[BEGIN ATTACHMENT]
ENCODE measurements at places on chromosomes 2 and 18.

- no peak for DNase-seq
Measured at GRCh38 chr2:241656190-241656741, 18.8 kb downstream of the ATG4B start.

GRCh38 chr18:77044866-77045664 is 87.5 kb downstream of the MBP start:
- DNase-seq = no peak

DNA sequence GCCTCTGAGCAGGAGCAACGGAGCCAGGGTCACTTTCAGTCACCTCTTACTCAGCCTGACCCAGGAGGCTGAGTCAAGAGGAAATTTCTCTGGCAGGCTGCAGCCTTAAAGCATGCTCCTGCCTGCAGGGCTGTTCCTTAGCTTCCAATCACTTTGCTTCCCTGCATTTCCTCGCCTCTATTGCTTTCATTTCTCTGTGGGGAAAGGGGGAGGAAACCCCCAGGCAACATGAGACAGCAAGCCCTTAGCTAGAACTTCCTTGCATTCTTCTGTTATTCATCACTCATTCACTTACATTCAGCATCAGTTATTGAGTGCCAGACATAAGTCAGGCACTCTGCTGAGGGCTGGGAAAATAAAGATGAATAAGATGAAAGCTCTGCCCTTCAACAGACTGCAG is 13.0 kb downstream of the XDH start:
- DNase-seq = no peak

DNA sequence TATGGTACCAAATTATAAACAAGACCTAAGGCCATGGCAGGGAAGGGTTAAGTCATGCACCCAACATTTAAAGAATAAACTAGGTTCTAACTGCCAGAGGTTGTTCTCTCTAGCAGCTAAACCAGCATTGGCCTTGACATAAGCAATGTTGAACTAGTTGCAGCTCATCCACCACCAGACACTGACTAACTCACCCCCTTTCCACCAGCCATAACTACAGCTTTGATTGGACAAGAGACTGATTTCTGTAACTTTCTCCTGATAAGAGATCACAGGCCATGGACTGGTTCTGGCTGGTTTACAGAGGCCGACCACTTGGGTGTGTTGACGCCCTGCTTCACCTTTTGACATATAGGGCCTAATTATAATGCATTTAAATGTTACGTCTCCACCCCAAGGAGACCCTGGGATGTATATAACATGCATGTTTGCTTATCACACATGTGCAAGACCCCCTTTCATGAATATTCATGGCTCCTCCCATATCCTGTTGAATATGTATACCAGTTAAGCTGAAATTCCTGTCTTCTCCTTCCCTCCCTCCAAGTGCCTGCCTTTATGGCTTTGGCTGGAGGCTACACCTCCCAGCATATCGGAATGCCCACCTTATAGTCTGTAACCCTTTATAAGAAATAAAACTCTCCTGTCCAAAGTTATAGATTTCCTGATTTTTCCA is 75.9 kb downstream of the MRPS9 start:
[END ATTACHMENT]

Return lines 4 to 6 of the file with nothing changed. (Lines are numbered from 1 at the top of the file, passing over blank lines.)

GRCh38 chr18:77044866-77045664 is 87.5 kb downstream of the MBP start:
- DNase-seq = no peak

DNA sequence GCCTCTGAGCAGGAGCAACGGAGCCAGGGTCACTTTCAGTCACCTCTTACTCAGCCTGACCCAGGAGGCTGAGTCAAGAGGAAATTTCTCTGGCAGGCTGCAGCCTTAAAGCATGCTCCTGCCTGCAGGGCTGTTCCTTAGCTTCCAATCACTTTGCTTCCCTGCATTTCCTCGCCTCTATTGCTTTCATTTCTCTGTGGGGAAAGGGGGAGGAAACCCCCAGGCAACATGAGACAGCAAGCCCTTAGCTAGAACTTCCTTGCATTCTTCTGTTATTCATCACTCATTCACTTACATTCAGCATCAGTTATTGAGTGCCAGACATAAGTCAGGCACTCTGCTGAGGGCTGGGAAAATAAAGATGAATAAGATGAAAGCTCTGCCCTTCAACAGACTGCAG is 13.0 kb downstream of the XDH start: